College Guide Lists UA Among Schools With Strongest Support for Students With Learning Disabilities

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University Relations - Communications July 14, 2014

The Fiske Guide to Colleges has named the UA one of the most supportive institutions for students with learning disabilities.

In recent years, the UA's Strategic Alternative Learning Techniques Center has enhanced academic support services for students with learning and attention challenges. The center also has expanded support for high school students and those with autism spectrum disorder, a growing population within higher education. (Photo credit: Paul O'Mara)

In recent years, the UA's Strategic Alternative Learning Techniques Center has enhanced academic support services for students with learning and attention challenges. The center also has expanded support for high school students and those with autism spectrum disorder, a growing population within higher education. (Photo credit: Paul O'Mara)

The Fiske Guide to Colleges has again named the University of Arizona among the best in the nation in support of students with learning disabilities.

In the guide's 2015 edition, released earlier this month, the UA is listed among 15 major universities that provide "strong support" for students with learning disabilities. Including the small colleges listed, only a total of 31 higher education institutions made the list. The UA was also listed in 2013.

The guide, directed at prospective students, notes that the UA maintains "many programs to help those with learning disabilities." At the center of support for students with learning disabilities is the Strategic Alternative Learning Techniques Center, known as the SALT Center, which has been recognized as an international model.

"Our team considers our national and international status a critical aspect of our current and future success," said Rudy M. Molina Jr., director of the SALT Center. 

"Today, there are more options for students with learning and attention challenges than ever before in the history of modern education. This is true due to all the good work being done with national advocacy groups, K-12 professionals and postsecondary institutions committed to making education and learning more accessible," Molina said. "Our principles guide our work with students, and it is important to me and my team that we keep our promise to students."

The team's principles promote, among other things, working in tandem with students, guiding them along in personal development and academic success. 

Staff at the center, which has been recognized as an international model for higher education institutions serving students with learning and attention challenges, work in partnership with UA faculty and also staff at Disability Resources, which also serves as a national model for creating an inclusive and equitable campus environment.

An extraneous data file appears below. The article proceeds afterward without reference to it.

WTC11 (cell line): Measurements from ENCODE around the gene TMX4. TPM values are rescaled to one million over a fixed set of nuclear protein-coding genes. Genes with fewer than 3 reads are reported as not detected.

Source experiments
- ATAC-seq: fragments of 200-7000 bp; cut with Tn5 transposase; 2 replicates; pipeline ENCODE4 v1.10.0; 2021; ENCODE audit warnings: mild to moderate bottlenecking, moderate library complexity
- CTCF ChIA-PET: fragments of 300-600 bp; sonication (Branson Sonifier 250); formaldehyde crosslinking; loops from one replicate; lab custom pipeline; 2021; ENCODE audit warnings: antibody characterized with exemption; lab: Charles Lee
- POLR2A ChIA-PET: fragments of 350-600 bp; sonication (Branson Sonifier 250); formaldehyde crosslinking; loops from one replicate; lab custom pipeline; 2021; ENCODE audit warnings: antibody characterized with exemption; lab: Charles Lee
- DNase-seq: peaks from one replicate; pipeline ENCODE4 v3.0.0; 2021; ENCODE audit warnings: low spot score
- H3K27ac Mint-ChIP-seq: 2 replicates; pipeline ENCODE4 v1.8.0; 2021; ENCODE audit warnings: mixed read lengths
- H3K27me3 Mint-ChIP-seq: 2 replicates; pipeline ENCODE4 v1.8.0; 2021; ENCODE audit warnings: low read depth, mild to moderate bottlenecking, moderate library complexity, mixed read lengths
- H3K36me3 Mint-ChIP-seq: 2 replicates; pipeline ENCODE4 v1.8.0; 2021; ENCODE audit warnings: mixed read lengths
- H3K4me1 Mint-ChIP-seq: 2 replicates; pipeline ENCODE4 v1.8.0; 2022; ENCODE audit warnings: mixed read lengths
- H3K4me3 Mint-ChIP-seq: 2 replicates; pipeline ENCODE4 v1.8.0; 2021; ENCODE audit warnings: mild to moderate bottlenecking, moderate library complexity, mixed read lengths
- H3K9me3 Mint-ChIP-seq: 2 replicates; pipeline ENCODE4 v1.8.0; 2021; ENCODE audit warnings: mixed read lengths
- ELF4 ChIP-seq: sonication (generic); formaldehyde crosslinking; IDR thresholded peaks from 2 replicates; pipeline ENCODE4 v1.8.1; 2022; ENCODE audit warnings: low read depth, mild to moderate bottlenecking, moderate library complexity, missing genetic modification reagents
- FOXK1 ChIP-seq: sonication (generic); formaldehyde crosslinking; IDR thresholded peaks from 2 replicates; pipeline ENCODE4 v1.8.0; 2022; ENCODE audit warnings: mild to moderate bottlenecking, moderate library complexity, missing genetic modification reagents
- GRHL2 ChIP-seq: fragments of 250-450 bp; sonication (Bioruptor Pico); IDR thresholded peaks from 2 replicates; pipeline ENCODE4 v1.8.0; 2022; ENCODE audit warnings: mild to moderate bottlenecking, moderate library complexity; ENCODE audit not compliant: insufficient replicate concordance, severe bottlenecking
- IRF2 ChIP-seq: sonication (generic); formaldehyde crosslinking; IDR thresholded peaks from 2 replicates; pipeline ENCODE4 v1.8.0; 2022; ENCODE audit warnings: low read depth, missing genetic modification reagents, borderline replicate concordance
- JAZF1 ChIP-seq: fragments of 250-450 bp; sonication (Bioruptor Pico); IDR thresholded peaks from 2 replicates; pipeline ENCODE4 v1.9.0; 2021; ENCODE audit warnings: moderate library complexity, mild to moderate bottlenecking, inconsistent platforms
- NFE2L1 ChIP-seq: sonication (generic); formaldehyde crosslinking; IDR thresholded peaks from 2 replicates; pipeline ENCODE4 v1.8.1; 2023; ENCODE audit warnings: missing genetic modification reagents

The SALT Center works with students who have a history of learning and attention challenges as well as those officially diagnosed with learning disabilities, attention deficit and hyperactivity disorder and autism spectrum disorders. The center provides students with comprehensive, fee-based offerings, including educational planning, tutoring, psychological services and programs that aid in students' social and leadership development.

The center also offers a pre-college summer program for high school students and now has a full-time team member who leads the center's Life and AD/HD Coaching services.

"These two services represent the growth and forward thinking that my team and I are building right now," Molina said, adding that the team intends in the coming years to develop a greater capacity to support students enrolled in online courses and degree programs.

"The future is bright and we're excited to keep on moving forward," he said.

In addition to local, regional and statewide efforts, Molina noted that the international stage may be the next critical space for designing education policy and legislative reform to improve supports for students with learning challenges. He and his UA colleagues have begun to inform international practices related to serving students with learning challenges.

"I believe the UA can play an integral role in shaping how our global society views learning and redefines what it means to have a disability," Molina said.

"We want to inform prospective international students and families that the UA is a leader in supporting students with learning disabilities and other disabilities because we honestly believe that, with an educated and confident citizenship, our world can be a better place." 

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